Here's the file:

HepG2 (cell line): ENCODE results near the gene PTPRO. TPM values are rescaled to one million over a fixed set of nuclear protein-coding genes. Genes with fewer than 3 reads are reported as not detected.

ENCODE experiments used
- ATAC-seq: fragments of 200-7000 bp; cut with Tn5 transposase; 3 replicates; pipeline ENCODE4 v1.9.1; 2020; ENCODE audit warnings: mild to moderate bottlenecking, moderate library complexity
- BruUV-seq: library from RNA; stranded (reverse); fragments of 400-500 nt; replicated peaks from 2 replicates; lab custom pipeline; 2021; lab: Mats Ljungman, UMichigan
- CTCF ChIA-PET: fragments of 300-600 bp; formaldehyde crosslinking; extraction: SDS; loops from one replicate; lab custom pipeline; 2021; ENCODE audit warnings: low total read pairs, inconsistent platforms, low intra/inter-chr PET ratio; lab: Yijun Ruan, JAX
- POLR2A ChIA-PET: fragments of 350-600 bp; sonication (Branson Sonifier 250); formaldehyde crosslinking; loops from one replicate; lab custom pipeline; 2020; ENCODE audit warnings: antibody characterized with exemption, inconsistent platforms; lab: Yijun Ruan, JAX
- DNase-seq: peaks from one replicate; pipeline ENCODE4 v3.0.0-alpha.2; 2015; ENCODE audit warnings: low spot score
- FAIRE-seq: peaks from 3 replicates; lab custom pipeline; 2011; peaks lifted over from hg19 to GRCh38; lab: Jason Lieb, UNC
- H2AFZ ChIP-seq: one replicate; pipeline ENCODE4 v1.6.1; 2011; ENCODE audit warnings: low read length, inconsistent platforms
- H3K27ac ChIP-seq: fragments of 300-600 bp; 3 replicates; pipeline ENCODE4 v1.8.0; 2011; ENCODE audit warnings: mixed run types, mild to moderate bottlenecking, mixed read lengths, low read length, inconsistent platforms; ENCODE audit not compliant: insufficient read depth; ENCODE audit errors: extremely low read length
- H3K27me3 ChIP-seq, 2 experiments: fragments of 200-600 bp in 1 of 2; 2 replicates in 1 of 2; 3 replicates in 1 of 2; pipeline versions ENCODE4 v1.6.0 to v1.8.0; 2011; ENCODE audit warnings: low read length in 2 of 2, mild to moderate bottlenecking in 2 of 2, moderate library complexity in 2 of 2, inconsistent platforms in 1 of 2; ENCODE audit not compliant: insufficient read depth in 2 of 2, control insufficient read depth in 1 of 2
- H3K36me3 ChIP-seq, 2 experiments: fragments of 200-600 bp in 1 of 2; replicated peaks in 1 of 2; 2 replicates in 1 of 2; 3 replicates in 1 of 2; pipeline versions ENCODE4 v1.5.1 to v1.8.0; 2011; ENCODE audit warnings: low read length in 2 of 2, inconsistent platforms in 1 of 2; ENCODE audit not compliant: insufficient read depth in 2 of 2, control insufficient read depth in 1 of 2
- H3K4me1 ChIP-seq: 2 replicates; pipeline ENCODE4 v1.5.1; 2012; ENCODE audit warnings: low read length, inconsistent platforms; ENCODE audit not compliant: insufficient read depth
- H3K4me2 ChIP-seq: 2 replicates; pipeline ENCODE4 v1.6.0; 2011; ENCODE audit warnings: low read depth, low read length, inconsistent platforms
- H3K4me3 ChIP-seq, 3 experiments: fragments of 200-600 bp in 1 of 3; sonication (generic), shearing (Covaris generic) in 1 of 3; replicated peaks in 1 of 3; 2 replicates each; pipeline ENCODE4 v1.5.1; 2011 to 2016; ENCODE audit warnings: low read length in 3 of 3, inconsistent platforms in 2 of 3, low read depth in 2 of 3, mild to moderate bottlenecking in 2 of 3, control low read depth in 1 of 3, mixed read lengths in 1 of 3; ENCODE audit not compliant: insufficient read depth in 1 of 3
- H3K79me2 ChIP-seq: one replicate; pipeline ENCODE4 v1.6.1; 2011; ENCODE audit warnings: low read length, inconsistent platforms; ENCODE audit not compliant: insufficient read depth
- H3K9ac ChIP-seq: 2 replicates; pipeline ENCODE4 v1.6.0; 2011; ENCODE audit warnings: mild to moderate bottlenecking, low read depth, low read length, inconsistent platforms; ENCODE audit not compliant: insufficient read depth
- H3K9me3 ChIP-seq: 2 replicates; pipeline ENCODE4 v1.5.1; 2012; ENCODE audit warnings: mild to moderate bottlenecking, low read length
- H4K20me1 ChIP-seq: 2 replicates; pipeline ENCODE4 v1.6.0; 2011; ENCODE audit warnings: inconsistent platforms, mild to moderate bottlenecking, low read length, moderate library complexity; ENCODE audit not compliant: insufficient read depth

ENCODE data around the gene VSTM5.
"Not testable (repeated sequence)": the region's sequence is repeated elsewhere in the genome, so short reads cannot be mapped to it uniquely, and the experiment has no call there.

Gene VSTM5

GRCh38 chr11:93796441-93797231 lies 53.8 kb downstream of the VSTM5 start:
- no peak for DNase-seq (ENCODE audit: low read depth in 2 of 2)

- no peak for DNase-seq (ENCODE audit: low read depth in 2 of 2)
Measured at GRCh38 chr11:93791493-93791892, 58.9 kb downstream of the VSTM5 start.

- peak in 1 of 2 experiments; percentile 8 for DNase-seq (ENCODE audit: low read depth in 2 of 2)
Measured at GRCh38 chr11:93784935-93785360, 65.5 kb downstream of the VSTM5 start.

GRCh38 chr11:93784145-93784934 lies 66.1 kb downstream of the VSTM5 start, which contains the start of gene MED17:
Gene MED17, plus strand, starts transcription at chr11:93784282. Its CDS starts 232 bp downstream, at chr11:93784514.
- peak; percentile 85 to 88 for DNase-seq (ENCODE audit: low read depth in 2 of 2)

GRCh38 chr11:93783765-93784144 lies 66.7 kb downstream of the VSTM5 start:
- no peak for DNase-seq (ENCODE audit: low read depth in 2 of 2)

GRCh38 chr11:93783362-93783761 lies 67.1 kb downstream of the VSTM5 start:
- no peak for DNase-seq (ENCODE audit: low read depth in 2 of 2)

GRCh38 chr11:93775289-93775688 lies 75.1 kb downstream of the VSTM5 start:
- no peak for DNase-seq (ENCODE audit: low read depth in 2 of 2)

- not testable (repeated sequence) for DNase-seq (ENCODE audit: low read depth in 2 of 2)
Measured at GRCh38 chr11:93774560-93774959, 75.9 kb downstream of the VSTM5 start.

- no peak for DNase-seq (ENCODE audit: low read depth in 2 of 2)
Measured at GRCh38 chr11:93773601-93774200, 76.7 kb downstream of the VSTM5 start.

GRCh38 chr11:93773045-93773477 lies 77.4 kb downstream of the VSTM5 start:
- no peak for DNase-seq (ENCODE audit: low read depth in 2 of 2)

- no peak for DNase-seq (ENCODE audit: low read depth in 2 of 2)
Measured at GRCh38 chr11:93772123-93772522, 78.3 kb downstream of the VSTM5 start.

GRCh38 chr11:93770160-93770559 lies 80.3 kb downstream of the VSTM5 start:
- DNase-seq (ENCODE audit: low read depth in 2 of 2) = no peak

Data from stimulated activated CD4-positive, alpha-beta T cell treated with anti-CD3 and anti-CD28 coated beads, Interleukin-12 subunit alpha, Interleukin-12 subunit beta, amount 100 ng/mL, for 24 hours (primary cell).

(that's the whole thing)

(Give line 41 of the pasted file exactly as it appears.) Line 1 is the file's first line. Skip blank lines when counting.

Measured at GRCh38 chr11:93773601-93774200, 76.7 kb downstream of the VSTM5 start.